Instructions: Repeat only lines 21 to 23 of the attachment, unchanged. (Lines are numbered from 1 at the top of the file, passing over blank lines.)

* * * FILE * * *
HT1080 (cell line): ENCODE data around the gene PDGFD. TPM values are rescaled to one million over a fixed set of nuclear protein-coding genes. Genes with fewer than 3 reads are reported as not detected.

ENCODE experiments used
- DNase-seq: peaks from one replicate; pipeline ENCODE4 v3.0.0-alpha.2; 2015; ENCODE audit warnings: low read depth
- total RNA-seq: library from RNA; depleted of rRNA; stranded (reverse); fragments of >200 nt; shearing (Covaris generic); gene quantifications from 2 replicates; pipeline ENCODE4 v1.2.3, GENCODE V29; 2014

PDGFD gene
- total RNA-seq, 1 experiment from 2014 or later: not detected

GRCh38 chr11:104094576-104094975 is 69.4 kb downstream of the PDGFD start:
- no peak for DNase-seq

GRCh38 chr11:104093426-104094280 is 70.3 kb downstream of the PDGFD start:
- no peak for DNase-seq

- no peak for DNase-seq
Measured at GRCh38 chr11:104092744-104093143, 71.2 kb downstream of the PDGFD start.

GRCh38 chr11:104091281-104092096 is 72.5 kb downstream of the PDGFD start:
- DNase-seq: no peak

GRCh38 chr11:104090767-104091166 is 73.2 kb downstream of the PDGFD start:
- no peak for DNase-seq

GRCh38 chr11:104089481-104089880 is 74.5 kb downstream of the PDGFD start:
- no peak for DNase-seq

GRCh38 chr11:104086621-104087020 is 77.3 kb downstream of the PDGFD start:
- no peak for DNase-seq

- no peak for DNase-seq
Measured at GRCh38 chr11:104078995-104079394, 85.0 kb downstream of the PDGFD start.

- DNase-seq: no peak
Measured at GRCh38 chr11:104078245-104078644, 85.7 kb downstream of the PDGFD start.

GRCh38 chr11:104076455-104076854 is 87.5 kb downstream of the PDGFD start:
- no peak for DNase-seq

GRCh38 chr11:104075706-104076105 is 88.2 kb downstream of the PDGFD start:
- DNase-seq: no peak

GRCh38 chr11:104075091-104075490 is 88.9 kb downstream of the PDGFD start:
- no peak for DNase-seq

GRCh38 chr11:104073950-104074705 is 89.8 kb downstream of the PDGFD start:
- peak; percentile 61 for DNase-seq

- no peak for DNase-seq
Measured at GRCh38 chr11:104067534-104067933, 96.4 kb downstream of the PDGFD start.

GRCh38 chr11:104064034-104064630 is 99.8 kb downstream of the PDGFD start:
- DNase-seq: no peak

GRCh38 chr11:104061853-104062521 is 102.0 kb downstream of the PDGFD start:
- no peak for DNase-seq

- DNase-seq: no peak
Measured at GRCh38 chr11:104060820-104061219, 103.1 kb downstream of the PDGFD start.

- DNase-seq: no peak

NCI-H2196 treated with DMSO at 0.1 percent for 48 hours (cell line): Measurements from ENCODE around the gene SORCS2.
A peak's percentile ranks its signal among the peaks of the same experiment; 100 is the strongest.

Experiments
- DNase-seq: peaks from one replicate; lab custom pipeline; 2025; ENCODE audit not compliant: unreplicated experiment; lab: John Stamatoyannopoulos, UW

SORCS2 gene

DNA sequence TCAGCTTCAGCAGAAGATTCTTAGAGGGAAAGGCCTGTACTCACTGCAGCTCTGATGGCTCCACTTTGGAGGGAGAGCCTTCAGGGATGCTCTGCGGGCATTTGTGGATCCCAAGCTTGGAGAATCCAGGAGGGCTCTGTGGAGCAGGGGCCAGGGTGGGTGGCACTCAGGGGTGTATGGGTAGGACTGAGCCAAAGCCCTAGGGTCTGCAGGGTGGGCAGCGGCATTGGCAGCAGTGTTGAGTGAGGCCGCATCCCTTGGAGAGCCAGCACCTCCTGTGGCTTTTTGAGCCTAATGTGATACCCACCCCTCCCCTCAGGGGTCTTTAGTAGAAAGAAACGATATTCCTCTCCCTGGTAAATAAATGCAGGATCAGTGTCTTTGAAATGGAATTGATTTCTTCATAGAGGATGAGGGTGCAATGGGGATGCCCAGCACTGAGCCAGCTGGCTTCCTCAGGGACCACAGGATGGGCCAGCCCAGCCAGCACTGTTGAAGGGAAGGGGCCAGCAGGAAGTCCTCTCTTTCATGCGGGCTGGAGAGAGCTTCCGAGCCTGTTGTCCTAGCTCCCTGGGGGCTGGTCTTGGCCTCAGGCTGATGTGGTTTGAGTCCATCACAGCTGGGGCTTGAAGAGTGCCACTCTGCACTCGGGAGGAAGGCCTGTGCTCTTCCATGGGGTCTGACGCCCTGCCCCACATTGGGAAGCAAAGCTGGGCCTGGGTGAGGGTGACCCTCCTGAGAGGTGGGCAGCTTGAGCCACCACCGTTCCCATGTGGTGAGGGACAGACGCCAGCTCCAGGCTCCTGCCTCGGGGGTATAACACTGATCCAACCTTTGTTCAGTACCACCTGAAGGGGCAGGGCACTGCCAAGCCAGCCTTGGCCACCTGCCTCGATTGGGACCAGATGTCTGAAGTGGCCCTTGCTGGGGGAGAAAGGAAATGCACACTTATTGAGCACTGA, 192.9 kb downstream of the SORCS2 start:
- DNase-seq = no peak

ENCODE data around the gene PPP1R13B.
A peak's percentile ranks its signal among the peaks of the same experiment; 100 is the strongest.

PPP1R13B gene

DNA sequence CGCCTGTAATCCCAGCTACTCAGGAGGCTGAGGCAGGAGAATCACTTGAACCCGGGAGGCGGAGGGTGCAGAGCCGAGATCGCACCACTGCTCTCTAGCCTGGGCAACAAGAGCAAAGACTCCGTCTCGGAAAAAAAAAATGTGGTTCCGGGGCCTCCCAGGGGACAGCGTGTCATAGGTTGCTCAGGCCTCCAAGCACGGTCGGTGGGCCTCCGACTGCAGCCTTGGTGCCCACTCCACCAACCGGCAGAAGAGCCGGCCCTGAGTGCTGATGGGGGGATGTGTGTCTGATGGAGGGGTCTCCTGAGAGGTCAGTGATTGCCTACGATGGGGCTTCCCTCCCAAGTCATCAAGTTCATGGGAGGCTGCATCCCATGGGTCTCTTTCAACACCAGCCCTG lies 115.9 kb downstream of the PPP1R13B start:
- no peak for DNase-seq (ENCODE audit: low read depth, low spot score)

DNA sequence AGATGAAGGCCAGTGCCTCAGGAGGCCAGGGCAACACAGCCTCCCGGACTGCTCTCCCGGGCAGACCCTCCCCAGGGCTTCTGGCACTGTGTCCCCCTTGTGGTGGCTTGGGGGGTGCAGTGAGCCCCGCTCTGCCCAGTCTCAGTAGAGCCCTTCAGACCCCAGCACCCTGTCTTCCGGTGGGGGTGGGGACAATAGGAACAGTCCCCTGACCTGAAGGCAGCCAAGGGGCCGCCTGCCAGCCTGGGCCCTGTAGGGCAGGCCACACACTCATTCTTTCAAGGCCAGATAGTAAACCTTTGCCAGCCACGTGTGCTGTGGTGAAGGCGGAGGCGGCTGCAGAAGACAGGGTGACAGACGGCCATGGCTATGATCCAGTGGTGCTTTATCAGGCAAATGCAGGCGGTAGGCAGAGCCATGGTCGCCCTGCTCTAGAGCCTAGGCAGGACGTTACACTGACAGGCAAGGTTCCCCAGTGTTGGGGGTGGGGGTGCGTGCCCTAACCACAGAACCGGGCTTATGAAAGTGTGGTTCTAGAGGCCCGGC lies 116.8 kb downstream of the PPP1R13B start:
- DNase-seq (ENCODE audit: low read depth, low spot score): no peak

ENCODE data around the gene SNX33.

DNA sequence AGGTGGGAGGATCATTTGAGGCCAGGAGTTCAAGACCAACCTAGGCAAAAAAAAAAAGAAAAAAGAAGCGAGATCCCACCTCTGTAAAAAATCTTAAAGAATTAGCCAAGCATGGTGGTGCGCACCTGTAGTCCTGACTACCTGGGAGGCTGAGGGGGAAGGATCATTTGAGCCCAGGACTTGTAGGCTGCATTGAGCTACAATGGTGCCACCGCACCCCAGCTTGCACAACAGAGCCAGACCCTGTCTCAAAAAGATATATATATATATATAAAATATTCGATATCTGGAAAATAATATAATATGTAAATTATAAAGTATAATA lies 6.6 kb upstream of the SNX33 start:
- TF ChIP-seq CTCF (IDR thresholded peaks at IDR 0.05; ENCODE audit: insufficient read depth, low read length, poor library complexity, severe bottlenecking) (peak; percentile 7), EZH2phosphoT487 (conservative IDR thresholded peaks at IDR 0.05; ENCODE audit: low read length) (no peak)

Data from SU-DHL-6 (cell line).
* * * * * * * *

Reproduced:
- no peak for DNase-seq
Measured at GRCh38 chr11:104078995-104079394, 85.0 kb downstream of the PDGFD start.

- DNase-seq: no peak